How to Increase WiFi Range Using the Right WiFi Antenna

Increasing WiFi range is important to enjoy a consistent signal across your network and it can be achieved with the help of a good antenna. There are different types of antennas available and we will go through them. We’ll also discuss how they work and what is required to set them up. While most users stick to the default antennas of their router, opting for an alternative WiFi antenna may be necessary if you want to improve the signal range. We will present the information that you need about antennas to be able to take full advantage of them in your network and fix any possible issues.

How do WiFi antennas work?

One of the most important elements of an antenna is frequency wavelength, but there are other aspects that also play a crucial role including channel width, frequency and spectrum. Using an antenna that is designed for the correct frequency band is key. A 5GHz signal doesn’t work with a 2.4GHz antenna and the same goes the other way around. There are three elements that an antenna brings to a radio transmitter: Polarity, Gain and Direction. Polarity is the electric field’s orientation, which is the transmission from the antenna. Gain refers to the amount of energy boosted by the Radio Frequency signal. Direction is the shape or angel of the transmission, which refers to the area covered.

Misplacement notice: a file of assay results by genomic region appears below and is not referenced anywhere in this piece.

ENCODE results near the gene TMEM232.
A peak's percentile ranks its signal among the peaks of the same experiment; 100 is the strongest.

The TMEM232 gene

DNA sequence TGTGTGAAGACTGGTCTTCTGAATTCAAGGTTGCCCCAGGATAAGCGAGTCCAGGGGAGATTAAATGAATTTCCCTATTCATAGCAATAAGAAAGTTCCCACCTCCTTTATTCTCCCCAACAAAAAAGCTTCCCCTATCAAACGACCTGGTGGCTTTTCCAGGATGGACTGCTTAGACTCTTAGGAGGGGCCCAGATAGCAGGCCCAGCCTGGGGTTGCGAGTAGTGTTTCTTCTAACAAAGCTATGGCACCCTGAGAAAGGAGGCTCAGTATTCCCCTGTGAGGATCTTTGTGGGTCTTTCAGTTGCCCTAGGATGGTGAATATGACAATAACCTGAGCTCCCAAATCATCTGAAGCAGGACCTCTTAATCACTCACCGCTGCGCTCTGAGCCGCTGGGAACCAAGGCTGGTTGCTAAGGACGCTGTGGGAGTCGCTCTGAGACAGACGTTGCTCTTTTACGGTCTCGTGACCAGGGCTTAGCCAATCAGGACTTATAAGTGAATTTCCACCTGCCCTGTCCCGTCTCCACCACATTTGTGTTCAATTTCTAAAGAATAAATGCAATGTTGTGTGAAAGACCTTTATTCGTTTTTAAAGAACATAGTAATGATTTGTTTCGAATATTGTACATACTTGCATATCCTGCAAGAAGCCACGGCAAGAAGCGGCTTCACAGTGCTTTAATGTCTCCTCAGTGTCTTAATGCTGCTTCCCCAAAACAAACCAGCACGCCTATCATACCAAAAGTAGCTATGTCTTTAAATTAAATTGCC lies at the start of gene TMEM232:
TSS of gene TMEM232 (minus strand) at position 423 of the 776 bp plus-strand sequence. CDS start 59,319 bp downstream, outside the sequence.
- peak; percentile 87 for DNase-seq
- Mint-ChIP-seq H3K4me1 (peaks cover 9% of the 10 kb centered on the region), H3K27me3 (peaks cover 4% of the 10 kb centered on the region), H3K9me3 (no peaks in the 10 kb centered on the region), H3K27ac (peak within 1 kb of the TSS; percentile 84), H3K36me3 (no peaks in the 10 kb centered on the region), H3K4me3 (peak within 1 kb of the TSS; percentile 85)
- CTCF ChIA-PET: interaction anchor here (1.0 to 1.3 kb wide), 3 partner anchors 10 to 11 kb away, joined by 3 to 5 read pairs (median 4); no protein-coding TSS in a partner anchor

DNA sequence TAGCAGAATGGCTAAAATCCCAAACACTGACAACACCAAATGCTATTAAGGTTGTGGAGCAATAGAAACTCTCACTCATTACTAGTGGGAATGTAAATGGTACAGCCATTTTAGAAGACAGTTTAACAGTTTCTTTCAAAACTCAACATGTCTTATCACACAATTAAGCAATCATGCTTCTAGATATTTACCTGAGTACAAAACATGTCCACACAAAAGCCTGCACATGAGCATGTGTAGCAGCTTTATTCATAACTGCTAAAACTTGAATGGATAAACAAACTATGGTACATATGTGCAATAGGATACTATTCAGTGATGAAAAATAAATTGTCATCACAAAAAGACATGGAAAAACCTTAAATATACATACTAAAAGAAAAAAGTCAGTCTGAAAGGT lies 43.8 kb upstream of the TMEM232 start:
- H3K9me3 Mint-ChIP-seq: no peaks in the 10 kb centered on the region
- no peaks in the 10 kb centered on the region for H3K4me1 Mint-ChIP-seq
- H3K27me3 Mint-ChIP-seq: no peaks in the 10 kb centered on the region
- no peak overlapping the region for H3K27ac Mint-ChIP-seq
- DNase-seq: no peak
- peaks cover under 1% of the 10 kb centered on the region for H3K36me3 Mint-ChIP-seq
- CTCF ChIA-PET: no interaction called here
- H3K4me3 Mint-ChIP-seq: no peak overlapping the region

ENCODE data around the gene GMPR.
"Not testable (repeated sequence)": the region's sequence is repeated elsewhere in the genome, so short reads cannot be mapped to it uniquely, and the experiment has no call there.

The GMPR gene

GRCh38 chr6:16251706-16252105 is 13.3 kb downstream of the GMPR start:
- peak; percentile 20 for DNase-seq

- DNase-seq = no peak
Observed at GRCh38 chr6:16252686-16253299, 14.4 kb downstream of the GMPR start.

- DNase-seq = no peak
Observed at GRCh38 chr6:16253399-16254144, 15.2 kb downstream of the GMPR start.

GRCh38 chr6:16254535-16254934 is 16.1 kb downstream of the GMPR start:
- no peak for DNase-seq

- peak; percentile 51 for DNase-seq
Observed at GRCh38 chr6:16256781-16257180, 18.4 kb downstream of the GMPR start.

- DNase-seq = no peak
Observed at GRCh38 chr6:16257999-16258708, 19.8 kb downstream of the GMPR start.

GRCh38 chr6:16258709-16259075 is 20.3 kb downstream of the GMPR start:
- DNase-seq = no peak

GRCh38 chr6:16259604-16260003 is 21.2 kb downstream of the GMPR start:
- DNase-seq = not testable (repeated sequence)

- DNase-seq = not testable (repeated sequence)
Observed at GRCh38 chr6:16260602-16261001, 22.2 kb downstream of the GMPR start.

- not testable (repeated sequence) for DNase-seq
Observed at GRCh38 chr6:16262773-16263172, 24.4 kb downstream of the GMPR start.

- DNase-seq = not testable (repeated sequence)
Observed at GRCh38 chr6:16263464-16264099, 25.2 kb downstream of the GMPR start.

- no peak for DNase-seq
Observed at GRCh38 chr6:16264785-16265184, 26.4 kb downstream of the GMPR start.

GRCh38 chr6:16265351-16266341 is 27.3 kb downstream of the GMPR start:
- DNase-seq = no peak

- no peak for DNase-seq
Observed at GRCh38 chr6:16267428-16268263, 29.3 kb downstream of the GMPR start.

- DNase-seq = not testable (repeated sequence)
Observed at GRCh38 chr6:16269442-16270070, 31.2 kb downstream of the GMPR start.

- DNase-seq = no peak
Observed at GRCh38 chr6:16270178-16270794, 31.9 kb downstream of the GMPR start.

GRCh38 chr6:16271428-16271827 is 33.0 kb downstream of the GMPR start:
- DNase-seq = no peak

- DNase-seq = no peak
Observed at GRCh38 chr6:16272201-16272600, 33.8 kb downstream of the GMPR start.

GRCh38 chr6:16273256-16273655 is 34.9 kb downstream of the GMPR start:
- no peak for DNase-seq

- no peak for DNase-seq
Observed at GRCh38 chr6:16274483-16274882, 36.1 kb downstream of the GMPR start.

Omnidirectional Antenna

There are two types of WiFi antennas: omnidirectional and directional. The first type of antennas are suitable for 360 degree operation that allows a vertical dipole to radiate and the signal is received just as well in all horizontal directions. WiFi antennas feature two frequency planes: Horizontal plane and Elevation plane. The horizontal plane is also known as H or Azimuth plane, while the Elevation plane is often called “E plane”.

An omnidirectional antenna works with signals in any directions and they are commonly used on WiFi routers since these devices need to support connections from different directions. In many devices you will find basic small omnidirectional antennas featuring what is known as “rubber duck” design, which is similar to what is used on walkie-talkies. In some cases, you may need better range and for that, it is advisable to opt for a directional antenna.

Directional antenna